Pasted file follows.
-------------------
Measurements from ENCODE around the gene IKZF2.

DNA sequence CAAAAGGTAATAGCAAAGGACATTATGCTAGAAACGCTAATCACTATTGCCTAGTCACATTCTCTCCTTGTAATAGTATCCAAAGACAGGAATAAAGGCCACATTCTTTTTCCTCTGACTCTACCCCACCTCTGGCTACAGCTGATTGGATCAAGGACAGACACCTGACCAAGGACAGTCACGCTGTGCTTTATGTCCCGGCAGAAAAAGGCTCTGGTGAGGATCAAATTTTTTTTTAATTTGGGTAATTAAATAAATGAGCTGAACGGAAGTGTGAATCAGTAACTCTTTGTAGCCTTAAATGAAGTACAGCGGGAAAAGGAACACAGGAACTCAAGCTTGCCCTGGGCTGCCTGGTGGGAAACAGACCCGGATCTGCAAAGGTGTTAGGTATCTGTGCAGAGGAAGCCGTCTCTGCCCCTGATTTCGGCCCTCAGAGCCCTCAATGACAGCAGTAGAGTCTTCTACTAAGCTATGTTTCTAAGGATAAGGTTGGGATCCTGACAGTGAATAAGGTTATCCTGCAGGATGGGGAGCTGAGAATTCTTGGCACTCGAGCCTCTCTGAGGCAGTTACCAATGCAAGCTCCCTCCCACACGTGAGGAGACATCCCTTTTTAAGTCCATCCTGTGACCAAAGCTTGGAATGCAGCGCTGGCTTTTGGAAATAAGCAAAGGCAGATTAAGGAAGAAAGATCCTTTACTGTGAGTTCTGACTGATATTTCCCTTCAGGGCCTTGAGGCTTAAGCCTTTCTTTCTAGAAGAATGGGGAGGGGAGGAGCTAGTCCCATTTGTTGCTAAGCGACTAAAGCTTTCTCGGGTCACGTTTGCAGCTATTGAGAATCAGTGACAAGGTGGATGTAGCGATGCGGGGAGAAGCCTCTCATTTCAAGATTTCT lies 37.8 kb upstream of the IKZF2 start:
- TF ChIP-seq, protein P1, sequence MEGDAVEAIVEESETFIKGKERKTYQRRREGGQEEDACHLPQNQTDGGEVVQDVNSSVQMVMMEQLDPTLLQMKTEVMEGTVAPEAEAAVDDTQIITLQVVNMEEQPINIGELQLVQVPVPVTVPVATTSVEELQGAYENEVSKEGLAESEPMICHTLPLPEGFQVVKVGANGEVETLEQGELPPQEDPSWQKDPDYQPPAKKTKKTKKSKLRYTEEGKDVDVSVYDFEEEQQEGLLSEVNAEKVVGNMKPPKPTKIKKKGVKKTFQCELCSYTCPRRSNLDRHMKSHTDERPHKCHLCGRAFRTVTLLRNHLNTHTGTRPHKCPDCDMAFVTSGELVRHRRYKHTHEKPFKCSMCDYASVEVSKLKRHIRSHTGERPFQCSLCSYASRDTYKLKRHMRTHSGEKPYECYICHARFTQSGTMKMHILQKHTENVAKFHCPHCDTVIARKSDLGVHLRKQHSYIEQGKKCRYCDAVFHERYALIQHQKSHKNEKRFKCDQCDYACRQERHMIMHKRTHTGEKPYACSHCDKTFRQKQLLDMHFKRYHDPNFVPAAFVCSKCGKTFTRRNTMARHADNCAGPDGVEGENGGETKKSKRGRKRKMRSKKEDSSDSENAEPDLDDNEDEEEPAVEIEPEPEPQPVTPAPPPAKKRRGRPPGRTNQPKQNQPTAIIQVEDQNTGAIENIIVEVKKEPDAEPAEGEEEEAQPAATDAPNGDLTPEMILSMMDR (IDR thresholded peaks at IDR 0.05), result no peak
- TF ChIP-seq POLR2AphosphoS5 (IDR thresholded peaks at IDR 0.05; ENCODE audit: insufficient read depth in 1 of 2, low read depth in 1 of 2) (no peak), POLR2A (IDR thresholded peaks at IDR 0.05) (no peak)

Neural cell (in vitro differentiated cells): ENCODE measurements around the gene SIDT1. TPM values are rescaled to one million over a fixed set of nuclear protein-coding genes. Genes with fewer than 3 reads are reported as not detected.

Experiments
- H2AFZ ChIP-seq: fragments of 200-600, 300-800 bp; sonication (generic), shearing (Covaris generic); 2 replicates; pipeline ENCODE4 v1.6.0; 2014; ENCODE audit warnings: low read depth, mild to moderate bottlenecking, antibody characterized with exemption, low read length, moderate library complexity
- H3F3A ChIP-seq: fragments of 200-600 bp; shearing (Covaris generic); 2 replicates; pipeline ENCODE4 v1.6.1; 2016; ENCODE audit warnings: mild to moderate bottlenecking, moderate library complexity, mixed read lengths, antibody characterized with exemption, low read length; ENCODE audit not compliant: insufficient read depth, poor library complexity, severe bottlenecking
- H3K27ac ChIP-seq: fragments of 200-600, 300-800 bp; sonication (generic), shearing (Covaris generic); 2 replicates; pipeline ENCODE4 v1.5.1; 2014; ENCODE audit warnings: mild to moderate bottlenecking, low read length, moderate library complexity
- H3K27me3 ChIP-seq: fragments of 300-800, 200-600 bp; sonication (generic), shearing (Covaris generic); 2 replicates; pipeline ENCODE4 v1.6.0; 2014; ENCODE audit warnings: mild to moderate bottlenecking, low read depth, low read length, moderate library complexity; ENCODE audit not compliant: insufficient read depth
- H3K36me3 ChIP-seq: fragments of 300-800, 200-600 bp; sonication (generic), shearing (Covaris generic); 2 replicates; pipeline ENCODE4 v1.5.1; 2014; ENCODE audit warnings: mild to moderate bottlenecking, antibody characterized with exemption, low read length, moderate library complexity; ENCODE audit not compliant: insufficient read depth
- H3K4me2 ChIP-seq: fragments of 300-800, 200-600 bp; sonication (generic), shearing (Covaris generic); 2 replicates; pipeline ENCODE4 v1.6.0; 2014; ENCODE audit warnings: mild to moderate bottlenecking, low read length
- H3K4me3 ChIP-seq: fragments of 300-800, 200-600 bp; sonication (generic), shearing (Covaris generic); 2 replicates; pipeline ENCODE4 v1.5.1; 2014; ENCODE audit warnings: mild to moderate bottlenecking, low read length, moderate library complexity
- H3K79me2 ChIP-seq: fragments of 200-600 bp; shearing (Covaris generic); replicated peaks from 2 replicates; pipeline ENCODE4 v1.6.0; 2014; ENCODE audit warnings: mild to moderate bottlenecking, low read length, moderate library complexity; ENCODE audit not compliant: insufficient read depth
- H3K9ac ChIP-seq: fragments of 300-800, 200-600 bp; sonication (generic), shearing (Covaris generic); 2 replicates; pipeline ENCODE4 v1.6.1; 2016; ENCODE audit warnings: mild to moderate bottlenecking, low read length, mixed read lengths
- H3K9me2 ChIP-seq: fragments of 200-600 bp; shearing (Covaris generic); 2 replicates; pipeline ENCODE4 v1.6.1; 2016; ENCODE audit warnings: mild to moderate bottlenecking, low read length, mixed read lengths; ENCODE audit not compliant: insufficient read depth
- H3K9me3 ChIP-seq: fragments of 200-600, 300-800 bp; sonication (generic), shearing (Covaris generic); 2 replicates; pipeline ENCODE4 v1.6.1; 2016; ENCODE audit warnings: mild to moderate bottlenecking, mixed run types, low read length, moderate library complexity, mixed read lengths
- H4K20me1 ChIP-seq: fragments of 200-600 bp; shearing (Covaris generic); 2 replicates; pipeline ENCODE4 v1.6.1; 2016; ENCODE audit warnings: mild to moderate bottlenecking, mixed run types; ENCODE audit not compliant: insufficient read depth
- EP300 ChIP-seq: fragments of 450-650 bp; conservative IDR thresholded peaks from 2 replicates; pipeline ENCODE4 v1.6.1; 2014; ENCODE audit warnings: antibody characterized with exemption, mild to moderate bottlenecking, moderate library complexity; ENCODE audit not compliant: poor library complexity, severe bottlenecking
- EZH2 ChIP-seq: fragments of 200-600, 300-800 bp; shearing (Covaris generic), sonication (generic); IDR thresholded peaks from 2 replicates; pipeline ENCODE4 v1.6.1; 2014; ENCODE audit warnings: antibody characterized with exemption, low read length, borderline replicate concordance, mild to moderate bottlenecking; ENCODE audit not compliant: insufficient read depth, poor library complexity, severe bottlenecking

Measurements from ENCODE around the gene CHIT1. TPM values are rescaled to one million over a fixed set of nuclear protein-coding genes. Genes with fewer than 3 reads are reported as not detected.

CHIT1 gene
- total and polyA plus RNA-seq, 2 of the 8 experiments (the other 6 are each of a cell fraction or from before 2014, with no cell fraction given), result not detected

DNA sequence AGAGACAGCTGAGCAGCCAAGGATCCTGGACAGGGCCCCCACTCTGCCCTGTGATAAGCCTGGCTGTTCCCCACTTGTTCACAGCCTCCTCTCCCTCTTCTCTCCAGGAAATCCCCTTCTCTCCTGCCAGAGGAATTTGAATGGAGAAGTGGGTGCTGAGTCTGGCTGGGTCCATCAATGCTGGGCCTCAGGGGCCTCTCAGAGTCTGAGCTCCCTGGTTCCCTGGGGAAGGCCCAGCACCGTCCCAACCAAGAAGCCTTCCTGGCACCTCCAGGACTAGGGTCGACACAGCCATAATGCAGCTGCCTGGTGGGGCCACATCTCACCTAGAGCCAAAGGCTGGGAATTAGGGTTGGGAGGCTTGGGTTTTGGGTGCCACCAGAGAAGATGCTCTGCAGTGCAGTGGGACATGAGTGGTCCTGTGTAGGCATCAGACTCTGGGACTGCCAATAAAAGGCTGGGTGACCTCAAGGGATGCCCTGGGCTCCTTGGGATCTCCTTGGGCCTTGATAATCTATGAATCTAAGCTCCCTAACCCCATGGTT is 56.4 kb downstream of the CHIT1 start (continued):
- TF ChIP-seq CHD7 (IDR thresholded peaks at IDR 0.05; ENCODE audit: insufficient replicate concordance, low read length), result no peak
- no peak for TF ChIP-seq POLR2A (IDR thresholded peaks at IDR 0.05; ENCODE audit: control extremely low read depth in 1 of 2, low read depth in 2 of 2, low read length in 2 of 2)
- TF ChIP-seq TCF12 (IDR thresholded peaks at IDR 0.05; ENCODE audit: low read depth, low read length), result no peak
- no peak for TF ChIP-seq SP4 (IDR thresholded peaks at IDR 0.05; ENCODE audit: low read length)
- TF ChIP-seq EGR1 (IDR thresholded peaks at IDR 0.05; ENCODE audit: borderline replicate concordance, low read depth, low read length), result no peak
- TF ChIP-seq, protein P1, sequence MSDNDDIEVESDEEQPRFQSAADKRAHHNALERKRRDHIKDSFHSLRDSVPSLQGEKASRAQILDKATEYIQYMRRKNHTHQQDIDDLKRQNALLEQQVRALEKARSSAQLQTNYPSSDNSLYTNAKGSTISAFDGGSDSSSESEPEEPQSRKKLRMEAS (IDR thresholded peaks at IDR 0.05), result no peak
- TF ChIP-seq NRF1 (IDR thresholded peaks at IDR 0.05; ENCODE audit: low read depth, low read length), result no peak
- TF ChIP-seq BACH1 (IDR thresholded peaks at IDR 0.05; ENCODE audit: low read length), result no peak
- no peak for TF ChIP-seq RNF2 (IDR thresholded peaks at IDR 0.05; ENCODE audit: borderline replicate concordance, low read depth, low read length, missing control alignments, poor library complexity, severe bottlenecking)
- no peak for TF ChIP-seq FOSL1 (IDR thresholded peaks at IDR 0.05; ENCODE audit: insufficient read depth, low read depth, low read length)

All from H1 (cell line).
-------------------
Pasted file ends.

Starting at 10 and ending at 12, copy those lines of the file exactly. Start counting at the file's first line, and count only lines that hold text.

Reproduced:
- H3K27me3 ChIP-seq: fragments of 300-800, 200-600 bp; sonication (generic), shearing (Covaris generic); 2 replicates; pipeline ENCODE4 v1.6.0; 2014; ENCODE audit warnings: mild to moderate bottlenecking, low read depth, low read length, moderate library complexity; ENCODE audit not compliant: insufficient read depth
- H3K36me3 ChIP-seq: fragments of 300-800, 200-600 bp; sonication (generic), shearing (Covaris generic); 2 replicates; pipeline ENCODE4 v1.5.1; 2014; ENCODE audit warnings: mild to moderate bottlenecking, antibody characterized with exemption, low read length, moderate library complexity; ENCODE audit not compliant: insufficient read depth
- H3K4me2 ChIP-seq: fragments of 300-800, 200-600 bp; sonication (generic), shearing (Covaris generic); 2 replicates; pipeline ENCODE4 v1.6.0; 2014; ENCODE audit warnings: mild to moderate bottlenecking, low read length